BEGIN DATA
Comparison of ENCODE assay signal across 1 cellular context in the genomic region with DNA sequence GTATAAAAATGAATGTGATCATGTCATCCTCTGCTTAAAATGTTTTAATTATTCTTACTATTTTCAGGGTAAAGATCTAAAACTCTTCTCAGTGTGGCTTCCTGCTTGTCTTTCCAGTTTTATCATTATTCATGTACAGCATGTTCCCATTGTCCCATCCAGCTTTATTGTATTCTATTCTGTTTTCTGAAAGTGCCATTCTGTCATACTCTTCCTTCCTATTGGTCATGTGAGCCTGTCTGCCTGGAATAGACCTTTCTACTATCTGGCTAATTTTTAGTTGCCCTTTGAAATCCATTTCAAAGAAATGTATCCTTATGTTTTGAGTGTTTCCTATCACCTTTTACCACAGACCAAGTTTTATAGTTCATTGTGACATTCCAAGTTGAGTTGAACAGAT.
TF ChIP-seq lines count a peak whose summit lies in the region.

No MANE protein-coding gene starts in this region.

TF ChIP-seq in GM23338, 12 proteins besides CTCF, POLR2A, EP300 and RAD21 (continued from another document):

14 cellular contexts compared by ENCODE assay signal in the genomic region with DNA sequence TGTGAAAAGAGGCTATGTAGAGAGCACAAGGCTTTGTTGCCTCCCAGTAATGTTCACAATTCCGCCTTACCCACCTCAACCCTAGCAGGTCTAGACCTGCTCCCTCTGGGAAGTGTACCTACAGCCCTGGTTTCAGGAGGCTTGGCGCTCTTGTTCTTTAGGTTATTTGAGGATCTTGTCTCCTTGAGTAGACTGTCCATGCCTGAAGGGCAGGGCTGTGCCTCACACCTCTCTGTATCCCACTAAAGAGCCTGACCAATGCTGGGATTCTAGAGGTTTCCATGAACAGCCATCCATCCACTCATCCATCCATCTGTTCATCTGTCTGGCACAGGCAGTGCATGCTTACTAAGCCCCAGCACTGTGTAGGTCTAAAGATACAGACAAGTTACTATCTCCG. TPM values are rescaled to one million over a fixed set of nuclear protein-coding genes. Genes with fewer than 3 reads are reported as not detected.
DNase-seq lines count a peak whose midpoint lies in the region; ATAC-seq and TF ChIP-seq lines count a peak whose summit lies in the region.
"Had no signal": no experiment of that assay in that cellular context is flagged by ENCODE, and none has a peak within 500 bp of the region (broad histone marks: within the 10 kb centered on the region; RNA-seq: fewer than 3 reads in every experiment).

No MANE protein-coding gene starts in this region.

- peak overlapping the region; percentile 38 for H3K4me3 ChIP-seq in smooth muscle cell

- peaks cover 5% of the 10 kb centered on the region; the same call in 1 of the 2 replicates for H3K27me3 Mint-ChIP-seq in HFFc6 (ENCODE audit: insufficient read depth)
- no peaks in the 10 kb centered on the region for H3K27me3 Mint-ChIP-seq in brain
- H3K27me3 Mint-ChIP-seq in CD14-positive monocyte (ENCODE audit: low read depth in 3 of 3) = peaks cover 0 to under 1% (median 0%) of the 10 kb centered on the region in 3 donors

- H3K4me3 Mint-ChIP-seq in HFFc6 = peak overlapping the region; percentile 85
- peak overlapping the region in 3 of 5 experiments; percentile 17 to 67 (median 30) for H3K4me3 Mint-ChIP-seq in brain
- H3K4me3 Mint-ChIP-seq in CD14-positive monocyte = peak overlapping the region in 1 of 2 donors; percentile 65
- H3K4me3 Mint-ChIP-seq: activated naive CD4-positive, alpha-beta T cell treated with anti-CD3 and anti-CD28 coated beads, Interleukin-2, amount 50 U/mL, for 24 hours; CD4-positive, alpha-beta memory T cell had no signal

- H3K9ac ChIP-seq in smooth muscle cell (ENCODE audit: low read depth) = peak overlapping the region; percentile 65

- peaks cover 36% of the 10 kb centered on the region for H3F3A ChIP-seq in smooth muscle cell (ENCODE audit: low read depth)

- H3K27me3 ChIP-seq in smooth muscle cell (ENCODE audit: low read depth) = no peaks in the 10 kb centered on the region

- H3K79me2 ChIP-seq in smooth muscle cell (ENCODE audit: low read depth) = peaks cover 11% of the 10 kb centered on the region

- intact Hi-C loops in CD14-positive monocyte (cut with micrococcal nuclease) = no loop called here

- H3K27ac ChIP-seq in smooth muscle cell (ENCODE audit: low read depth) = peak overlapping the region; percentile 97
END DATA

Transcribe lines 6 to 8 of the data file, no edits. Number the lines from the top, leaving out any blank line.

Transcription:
DNase-seq lines count a peak whose midpoint lies in the region; ATAC-seq and TF ChIP-seq lines count a peak whose summit lies in the region.
"Had no signal": no experiment of that assay in that cellular context is flagged by ENCODE, and none has a peak within 500 bp of the region (broad histone marks: within the 10 kb centered on the region; RNA-seq: fewer than 3 reads in every experiment).

No MANE protein-coding gene starts in this region.